Attorney General Files Brief In Roy Roberts Oath Controversy
Detroit Schools Manager Accused Of Failing To Immediately Take Oath Of Office
The state Attorney General filed brief Monday with the Court of Appeals in the Roy Roberts Oath of Office controversy.
Roberts is facing legal action over allegations he failed to take the Oath of Office before making leadership decisions within the district.
In a legal filing obtained by the Local 4 Defenders, labor activist Robert Davis is challenging Roberts to step down over the mishap.
Roberts was appointed by Michigan Gov. Rick Snyder on May 4, 2011. According to the legal filing, Roberts didn't take the Oath of Office until Aug. 30, 2011.
READ:Legal Complaint Against Roy Roberts
The filing said the decisions Roberts made during the first four months of his position are in jeopardy because he wasn't technically in charge.
"His action that he took during that period of time that he failed to take and subscribe said oath, can be legally challenged," Davis said.
But brief filed by the AG's office argues against pursuing legal action.
READ:AG Files Brief Against Roy Roberts Oath Lawsuit
The AG's office says the oath was a condition of Roberts employment, but the statue does not impose a deadline for taking it. And since he took the oath and filed it with the Secretary of State's Office, it cured any defect or question about his entitlement to office.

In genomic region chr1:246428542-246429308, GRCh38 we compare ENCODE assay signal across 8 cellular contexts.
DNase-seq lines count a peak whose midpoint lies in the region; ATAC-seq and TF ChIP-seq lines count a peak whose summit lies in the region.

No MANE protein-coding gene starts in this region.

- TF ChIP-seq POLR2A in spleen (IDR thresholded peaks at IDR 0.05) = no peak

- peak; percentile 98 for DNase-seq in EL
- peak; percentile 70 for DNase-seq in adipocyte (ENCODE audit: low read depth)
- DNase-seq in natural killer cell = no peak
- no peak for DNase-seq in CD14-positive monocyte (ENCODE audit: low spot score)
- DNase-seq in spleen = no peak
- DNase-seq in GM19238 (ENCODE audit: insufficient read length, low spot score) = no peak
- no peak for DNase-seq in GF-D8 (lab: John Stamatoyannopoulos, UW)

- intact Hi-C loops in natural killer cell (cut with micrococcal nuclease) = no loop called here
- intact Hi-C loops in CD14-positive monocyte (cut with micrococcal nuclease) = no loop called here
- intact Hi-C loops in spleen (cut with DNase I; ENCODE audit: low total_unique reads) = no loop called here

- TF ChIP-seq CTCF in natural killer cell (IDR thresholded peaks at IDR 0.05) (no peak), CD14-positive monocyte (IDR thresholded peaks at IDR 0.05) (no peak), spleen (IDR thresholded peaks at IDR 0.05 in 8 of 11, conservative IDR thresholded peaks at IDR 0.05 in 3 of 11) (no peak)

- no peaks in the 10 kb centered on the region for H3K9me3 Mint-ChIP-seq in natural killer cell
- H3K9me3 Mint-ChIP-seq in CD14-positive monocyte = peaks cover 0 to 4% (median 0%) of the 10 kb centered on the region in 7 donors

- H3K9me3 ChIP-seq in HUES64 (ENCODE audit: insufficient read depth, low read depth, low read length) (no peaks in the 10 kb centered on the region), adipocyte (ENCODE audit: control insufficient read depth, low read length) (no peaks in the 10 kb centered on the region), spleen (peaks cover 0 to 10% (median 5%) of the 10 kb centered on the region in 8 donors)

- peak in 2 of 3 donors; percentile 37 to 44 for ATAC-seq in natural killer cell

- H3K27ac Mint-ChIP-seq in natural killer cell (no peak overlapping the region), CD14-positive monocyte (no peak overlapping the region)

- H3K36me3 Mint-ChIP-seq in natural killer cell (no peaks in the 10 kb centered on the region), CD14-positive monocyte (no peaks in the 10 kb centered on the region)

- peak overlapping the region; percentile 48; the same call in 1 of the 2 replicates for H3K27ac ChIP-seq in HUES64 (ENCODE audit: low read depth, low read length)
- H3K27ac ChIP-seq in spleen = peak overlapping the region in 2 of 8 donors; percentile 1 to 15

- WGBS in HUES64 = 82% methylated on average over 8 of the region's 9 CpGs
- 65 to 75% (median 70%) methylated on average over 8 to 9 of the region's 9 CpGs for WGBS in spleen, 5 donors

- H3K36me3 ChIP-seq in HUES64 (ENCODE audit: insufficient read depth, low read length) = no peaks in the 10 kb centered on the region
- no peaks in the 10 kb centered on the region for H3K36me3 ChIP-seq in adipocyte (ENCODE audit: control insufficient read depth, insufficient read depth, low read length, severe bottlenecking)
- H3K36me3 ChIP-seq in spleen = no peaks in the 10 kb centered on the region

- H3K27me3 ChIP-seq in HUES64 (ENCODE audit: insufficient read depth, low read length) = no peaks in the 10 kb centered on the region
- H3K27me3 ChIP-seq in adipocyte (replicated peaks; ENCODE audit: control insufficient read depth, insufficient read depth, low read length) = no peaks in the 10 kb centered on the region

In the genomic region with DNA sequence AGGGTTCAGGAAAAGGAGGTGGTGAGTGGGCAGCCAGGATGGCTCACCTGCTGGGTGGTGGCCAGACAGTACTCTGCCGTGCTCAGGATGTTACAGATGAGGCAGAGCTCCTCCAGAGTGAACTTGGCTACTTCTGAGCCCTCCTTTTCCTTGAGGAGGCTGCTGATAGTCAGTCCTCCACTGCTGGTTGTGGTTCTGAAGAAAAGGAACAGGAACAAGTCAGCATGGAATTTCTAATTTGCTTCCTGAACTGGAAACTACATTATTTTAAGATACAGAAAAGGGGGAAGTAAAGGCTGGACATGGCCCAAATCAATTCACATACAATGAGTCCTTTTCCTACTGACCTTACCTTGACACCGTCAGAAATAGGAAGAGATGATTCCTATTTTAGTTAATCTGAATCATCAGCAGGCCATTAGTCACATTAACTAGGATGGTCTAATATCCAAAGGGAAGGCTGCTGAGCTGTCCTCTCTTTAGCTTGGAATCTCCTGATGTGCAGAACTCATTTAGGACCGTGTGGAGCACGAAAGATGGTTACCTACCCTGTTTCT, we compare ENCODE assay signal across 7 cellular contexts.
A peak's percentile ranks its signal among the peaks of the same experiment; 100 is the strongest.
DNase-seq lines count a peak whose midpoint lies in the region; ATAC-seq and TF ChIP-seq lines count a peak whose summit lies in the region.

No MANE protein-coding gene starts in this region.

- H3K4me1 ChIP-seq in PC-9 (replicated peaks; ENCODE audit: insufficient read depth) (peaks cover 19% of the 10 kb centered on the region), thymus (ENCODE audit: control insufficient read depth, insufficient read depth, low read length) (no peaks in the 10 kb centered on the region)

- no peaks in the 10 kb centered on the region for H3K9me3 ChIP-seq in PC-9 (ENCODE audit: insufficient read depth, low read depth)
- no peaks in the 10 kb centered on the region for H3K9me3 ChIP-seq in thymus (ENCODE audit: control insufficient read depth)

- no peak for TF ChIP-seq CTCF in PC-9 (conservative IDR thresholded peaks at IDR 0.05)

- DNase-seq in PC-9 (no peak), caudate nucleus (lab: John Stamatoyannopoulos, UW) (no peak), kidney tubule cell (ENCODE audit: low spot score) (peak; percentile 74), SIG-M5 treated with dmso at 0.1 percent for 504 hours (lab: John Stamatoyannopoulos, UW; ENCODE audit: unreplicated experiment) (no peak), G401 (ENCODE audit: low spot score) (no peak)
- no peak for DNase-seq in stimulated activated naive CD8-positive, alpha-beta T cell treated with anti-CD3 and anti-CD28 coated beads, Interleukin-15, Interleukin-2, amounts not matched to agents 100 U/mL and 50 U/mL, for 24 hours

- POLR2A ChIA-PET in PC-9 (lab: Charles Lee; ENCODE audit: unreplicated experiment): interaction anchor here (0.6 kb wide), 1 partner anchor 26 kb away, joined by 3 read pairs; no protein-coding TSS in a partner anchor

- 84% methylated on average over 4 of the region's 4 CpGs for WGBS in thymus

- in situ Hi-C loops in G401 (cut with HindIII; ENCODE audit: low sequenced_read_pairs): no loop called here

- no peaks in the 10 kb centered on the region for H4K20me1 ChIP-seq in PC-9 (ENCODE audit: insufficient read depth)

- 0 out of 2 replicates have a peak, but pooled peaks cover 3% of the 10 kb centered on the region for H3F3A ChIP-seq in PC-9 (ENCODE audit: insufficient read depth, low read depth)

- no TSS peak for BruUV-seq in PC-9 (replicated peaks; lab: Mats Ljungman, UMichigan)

"When I was appointed by the governor, I signed a contract with the governor, A new months later I signed an Oath of Office and as far as I'm concerned, check with the attorney ceneral and the governor's office. I have fulfilled everything I'm supposed to. That's all I can say about it," Roberts has said.
Michigan Gov. Rick Snyder's office issued the following in response to the filing:
"Roy Roberts had a signed contract when he began in May. Beyond that, we're confident that the Michigan Attorney General's legal research of the current statute, case law and court precedent ensures that every action Roy Roberts has taken is valid and enforceable. As additional background and historical information, most Emergency Managers have not signed oaths of office previously. Gov. Snyder has requested that change to ensure the best practice possible."
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